We develop
original genetic technologies
to improve the efficiency
of microorganisms


Selection technology
to boost
microbial fermentation

About us


Syngulon is a synthetic biology startup developing original genetic technologies using bacteriocins to improve microbial fermentation.

Our team of scientists works in different academic laboratories and our R&D programs involve partners from Belgium, Brazil, France, Germany, The Netherlands, and the UK. We think of ourselves as a “Startup in the Labs”, meaning that we work directly in the labs of our academic partners.

The members of our Scientific Advisory Board are active in Belgium, France and the USA.

The mission of Syngulon is to provide

genetic technologies that make microbial strains

involved in industrial processes safer and more efficient.



Bacteriocins are ribosomally-produced, genetically encoded antimicrobial peptides produced by a wide variety of microorganisms.

The history of bacteriocins begins with André Gratia in Belgium in 1925, concurrent with the discovery of antibiotics and bacteriophages.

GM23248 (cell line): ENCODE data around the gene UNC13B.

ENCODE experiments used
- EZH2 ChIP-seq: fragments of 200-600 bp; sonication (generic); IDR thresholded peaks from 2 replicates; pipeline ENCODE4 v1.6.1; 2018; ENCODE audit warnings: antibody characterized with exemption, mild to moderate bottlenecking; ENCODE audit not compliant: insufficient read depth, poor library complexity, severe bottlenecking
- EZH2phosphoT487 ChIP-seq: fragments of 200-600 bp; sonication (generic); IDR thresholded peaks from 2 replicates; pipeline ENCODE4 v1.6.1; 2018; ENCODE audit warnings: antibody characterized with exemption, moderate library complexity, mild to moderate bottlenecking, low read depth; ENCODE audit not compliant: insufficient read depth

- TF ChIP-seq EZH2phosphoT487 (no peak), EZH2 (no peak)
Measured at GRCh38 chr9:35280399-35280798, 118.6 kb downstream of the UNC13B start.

With synthetic biology, it is now possible to revisit the code of bacteriocins in order to modify the spectrum of action and even make entirely new bacteriocins.

In Bacteriocins vs Antibiotics and Bacteriophages, the advantages of bacteriocins are described in the context of rising AMR (Antimicrobial resistance).

Syngulon is building a collection of natural and synthetic bacteriocins.



Syngulon offers a new selection technology focused on the control of microorganismal growth. This technology is based on the use of bacteriocin/immunity in any bacteria, yeast or algae for controlled growth of microorganisms (US Patents 9,333,227/10,188,114).

Syngulon has demonstrated its selection technology’s efficacy at lab scale and is working with customers to use this technology for the production of recombinant products (application in sterile condition).

For application in open or semi-open fermentor, Syngulon can customize the bacteriocins based on metagenomic analysis of contaminants.